Calculate Eclipse Path Width

Quote of the Day

You must accept 1 of 2 basic premises: Either we are alone in the universe or we are not alone. Either way, the implications are staggering!

— Wernher von Braun

Figure 1: Photograph of 2017 Eclipse. (Source)

Figure 1: Photograph of 2017 Eclipse. (Source)

Yesterday, a reader asked me how to compute the totality path width for the eclipse that will cross the US on 21 Aug 2017. I wrote a post on how to perform this calculation years ago. NASA has published a path width value of 114.7 km. This width will actually vary a bit as the shadow moves across the Earth because the distance change slightly between all the bodies involved. Also, the Earth and Moon are not perfectly round, which I assume. NASA has very detailed models that even include the Moon's shape variations due to mountains and valleys.

In today's post, I will show how to compute a good approximation to NASA's result. I provide Figures 2 and 3 to show how the various parameters are defined. For the details on the analysis, please see my original post. Figure 1 shows my model for the Sun-Earth-Moon system during the eclipse.

Figure 2: Solar Eclipse Geometry

Figure 2: Solar Eclipse Geometry

Figure 3 shows the details on my approximation for the umbra width.

Figure 3: Illustration of Umbra on the Earth

Figure 3: Illustration of Umbra on the Earth.

I used Equation 1 to compute the totality path width. I grabbed the data specific to 21-Aug-2017 from this web site. The rest of the information I obtained from Google searches.

Eq. 1 \displaystyle {{s}_{{umbra}}}=2\cdot \left( {{{d}_{{umbra}}}-\left( {{{d}_{{moon}}}-{{r}_{{earth}}}} \right)} \right)\cdot \tan \left( \alpha \right)


  • sumbra is the totality path width on the Earth
  • dsun is the distance between the Earth and Sun.
  • dmoon is the distance between the Earth and Moon.
  • rmoon is the radius of the Moon.
  • rsun is the radius of the Sun.
  • α is the vertex angle of the moon's shadow cone (see Figure 1). We compute α using \alpha =\arcsin \left( {\frac{{{{r}_{{Sun}}}-{{r}_{{Moon}}}}}{{{{d}_{{Sun}}}-{{d}_{{Moon}}}}}} \right)
  • dumbra is the length of the moon's shadow cone (see Figure 1). We compute dumbra using \displaystyle {{d}_{{Umbra}}}=\frac{{{{r}_{{Moon}}}}}{{\sin \left( \alpha \right)}}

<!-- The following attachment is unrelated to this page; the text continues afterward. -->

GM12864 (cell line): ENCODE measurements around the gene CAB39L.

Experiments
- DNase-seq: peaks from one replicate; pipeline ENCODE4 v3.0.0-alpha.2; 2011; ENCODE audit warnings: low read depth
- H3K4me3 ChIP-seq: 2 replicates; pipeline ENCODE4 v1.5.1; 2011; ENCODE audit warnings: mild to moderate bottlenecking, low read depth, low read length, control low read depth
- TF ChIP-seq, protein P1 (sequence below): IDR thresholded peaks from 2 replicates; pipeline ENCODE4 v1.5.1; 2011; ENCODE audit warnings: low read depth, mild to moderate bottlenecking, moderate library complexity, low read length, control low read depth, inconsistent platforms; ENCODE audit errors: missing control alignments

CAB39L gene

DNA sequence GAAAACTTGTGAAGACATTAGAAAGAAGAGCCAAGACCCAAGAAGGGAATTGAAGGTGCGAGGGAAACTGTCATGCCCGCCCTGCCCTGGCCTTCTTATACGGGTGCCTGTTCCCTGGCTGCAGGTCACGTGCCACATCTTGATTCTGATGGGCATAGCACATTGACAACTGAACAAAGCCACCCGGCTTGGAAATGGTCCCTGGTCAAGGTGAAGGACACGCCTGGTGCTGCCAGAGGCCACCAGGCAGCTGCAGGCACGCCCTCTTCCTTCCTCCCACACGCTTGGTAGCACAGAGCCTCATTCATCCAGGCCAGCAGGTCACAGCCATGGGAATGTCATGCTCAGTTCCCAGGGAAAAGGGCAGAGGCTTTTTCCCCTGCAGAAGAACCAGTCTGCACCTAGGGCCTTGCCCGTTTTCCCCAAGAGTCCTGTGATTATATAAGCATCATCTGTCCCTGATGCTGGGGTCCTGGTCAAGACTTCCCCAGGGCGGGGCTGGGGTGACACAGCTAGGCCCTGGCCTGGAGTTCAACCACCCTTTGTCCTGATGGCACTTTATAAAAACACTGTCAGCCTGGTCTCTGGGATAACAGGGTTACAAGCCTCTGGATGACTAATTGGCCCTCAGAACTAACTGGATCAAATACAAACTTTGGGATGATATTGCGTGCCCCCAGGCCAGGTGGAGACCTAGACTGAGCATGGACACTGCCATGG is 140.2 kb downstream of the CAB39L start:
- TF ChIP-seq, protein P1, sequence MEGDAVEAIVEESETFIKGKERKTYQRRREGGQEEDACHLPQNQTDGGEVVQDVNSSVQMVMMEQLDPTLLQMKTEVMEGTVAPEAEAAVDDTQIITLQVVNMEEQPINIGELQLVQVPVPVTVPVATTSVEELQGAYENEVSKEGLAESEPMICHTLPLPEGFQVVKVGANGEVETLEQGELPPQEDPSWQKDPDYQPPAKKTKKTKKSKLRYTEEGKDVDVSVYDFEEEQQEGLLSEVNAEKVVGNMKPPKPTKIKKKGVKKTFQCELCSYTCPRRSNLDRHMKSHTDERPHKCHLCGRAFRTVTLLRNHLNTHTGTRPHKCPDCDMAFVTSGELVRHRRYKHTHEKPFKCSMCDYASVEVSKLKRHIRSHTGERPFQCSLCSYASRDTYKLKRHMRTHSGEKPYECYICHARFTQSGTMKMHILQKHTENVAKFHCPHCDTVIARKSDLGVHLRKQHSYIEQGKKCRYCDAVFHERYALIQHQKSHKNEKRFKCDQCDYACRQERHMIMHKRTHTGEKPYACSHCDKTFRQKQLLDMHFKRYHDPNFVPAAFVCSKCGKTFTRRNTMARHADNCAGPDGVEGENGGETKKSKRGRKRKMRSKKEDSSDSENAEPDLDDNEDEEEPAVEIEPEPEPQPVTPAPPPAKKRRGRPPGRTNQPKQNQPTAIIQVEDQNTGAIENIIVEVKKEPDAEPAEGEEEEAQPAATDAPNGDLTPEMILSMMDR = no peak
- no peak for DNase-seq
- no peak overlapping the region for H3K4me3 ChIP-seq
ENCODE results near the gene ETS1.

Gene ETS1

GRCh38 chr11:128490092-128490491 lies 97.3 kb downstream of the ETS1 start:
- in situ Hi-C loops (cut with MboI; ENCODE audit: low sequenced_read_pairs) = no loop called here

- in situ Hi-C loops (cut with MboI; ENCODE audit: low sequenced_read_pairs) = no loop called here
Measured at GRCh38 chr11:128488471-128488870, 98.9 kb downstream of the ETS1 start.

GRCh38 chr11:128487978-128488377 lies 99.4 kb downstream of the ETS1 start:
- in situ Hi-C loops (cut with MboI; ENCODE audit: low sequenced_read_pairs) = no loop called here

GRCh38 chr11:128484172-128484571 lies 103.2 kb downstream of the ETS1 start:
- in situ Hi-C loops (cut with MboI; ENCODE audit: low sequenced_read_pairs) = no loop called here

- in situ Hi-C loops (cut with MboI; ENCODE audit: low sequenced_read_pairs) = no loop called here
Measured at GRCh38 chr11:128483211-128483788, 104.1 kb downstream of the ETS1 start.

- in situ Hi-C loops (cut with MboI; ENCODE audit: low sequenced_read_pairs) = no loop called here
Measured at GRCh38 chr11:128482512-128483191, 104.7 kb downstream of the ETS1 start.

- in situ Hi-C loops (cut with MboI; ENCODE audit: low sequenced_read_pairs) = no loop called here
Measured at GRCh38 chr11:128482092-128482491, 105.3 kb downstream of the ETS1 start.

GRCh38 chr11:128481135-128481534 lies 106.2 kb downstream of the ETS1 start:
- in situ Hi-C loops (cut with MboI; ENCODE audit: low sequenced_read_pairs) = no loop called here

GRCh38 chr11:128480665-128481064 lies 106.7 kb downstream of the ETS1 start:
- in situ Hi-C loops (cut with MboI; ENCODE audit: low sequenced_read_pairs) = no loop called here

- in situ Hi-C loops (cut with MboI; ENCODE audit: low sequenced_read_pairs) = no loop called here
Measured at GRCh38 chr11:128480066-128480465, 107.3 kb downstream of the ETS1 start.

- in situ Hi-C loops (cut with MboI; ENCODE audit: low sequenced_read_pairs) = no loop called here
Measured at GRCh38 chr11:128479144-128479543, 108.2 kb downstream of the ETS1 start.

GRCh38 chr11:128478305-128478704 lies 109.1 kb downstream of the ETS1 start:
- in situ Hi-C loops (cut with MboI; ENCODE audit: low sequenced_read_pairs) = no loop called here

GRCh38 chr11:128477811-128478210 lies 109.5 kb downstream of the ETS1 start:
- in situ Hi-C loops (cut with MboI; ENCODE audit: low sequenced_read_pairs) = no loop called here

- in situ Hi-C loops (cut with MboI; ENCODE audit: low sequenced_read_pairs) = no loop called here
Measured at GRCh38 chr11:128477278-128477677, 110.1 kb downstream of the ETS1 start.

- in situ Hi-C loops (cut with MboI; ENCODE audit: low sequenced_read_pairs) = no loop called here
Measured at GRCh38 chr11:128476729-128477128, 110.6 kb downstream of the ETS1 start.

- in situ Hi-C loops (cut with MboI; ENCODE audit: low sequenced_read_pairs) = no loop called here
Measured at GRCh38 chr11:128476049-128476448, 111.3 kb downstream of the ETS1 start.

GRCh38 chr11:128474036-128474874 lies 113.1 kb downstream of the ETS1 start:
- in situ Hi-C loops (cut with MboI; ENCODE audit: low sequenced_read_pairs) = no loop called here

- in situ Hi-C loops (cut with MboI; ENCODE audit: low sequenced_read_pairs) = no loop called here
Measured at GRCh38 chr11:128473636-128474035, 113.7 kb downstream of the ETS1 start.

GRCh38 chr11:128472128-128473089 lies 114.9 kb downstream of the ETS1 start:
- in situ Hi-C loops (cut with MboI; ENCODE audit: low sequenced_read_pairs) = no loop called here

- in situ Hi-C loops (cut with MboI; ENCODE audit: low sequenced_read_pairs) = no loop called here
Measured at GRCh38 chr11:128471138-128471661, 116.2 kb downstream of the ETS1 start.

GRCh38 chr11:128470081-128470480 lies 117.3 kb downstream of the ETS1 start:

Figure 4 shows my calculations. I obtained 116 km, which compares favorably with NASA's 114.7 km.

Figure 3: My Totality Path Width Calculation.

Figure 4: My Totality Path Width Calculation.


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6 Responses to Calculate Eclipse Path Width

  1. G Ratzel says:

    I enjoy your posts because they investigate the "deeper story", so hopefully I can offer this little nitpick without risk of offense. When I read your Mark Twain quote for this article, something didn't quite ring true, so I checked into it and came across this gem of applying math to questions of attribution. It's behind a paywall, so the link is to the Google cache version.

    Regarding the eclipse, any thoughts on how to compute how much light energy it takes to damage the retina? I've always wondered if simple lack of pain in viewing the sun on, say, a strongly overcast day is a reliable indicator of safety or not.

    • mathscinotes says:

      Thank you for the link on the quote. I have changed the Quote of the Day for this post.

      I have a physicist on my team who does all of our eye safety calculations for our lasers. There are standards for this sort of thing. I will talk to him tomorrow – he has gone home for the day. I would not depend on simple pain.


      • mathscinotes says:

        I talked to our safety guy, and we went through the calculations. However, I really am not comfortable providing the details of the calculations because they are too easy to screw up. There is an app for viewing the eclipse that you may want to download (it cost $2). This does all the calculations for you. It also provides you LOTS of other stuff.

        This article goes into the history of eye damage after staring at the sun. The history is not good and the damage can occur without any pain. You can still buy glasses here.

        A coworker of mine has a great web page with all sorts of info on the eclipse – check it out.


  2. G Ratzel says:

    I had suspected pain was not a reliable indicator. Great information, thanks. That app looks terrific.

    Being near the path of the totality, I bought glasses for my family that are supposedly ISO certified, but they are made in China and did not come with a certificate. They are nearly mirror opaque and seem to work correctly, but it would be interesting if there were a simple way to test them using a photodiode or something.

  3. arnold wilson says:

    ? where did you get the formula for the 0.2635 deg calculation? I just did a scaled test and the shadow of the moon is for all intents and purposes the same size of the moon (approx. 2,159 miles). As far as I can determine your calculation indicates the amount by which the radius is reduced, not the size of the diameter of the totality. at 93 million miles light from the sun is for all intents and purposes parallel, and given the relative sizes of the moon and sun, since the moon just happens at that distance to completely cover the sun, it is impossible for the moons shadow to effectively reduced by 2,150/70 = 30 times reduced or for the shadow to be 0.3% of its actual size.

  4. khare a. v. says:

    exllent article to explain the phomena of eclipse path,

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